Secondly, the fact that we are focusing only on this kind of error - and not the inflated Type 2 error rate that would result from doing an "adjustment" - suggests to me again an implicit assumption that most of the null hypotheses being tested are actually true.

I feel like we tend to have this implicit idea that until demonstrated otherwise, we should assume that variables are exactly unrelated; that this is a good "default" belief; that's it's what we should assume when we are ignorant (i.e., when we don't have data yet). And I think that idea is worth questioning! :confused:
 

rogojel

TS Contributor
#15
hi,
sorry for the very late reaction, my internet connection is pretty much useless these days.

If I understand correctly what CowboyBear says then I would disagree - the assumption that most of the coefficients are exactly zero ( that is they have no effect on my DV) seems to me to be reasonable.That seems to me to be equivalent to Occams razor or the paucity of effects principle from the DoE crowd.

I guess it would be a way more complex universe in which large numbers of factors had small but ultimately measuranle effects on any DV.

regards
rogojel
 

CB

Super Moderator
#16
If I understand correctly what CowboyBear says then I would disagree - the assumption that most of the coefficients are exactly zero ( that is they have no effect on my DV) seems to me to be reasonable.That seems to me to be equivalent to Occams razor or the paucity of effects principle from the DoE crowd
Interesting, I've never heard of the paucity of effects principle. Could you expand?

Occam's razor says we should prefer the simpler of two explanations that are equally good at explaining the same set of observations. It is not a guarantee that the world itself is simple, so I don't think it's relevant here. You could say that the idea that parameters tend often to be zero is a theory, but that theory would by definition not be as good at explaining actual observations as a theory allowing parameters to vary, so again the razor is of limited relevance.

If you'd like an empirical demonstration of my point, see this article: Empirical statistics: IV. Illustrating Meehl's sixth law of soft psychology: everything correlates with everything

The authors take a haphazard grab-bag of 135 educational and biographical variables, and examine their association in 2058 subjects. Despite being conceptually unrelated in many cases, each variable had a significant correlation with about 41% of the other variables. (Not a regression approach, but you get the idea).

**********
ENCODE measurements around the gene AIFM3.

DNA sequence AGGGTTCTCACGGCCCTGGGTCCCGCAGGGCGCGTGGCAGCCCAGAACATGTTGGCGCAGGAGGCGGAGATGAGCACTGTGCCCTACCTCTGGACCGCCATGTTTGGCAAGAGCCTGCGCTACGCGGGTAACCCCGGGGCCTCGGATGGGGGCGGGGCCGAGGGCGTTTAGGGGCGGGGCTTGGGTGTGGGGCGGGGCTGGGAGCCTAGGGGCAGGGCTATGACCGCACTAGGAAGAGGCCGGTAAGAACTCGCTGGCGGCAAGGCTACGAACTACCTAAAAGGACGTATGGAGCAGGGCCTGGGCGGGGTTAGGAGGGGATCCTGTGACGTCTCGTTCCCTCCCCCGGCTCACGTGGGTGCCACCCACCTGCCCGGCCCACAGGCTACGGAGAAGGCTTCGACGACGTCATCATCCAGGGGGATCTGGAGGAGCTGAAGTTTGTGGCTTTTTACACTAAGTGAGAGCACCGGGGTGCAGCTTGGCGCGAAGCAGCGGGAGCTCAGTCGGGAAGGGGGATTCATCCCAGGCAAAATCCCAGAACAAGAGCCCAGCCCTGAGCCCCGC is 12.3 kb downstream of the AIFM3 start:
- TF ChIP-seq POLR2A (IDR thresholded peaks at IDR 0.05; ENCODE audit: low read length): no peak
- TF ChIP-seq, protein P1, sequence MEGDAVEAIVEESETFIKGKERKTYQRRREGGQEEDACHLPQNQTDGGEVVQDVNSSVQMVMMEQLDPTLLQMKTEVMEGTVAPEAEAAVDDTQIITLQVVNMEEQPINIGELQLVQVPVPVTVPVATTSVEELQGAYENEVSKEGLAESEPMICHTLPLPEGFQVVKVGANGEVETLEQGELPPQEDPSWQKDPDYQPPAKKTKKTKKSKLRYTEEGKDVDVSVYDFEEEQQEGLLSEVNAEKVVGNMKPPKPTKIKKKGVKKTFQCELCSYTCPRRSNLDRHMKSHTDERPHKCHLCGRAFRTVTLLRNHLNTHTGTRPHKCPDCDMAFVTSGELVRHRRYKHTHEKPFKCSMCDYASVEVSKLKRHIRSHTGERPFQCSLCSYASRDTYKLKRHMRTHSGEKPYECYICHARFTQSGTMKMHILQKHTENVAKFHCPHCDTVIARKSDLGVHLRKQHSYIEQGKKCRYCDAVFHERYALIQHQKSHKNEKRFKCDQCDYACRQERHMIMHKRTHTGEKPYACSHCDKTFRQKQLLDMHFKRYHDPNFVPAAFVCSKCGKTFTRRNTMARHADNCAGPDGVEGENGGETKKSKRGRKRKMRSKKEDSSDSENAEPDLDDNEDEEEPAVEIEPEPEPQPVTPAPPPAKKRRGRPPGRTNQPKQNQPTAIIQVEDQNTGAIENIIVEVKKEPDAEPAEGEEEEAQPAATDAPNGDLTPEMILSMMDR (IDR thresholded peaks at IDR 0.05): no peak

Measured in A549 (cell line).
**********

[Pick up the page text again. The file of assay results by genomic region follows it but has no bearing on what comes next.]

#17
If I understand correctly what CowboyBear says then I would disagree - the assumption that most of the coefficients are exactly zero ( that is they have no effect on my DV) seems to me to be reasonable.That seems to me to be equivalent to Occams razor or the paucity of effects principle from the DoE crowd.
Well remember how SSTs are applied: we either reject the null hypothesis or we fail to reject it. Note that failing to reject a null hypothesis does not equate to accepting the null hypothesis.
 

rogojel

TS Contributor
#18
hi,
the paucity of effects means thatbwhen we design a screening experiment we can assume that most of the factors will be inert , that is they will have no effect on the studied outcome. E.g if we have 10 factors then we can investigate 1024 different effects for main effects and various interactions between the factors - and we very definitely expect most of those to have a coefficient that is exactly zero.

I see Occams razor in a bit less restrictive way. My latin fails me :), but IIRC the original statement says something like you should not multiply the causes without need. That would fit into,the view, that one should aim for the model that has the least number of parameters without a serious deterioration of model quality, this latter being defined in some objective way e.g. predictive RMSE or such.

@injektilo - I do not see the practical difference. If I can not reject the null hypothesis that would mean, in practice,mthat I have no basis, for example, to request a new investment in a plant for some machine that will control that factor. If I can prove the null hypothesis false, I have the needed arguments to request such an investment.

regards
rogojel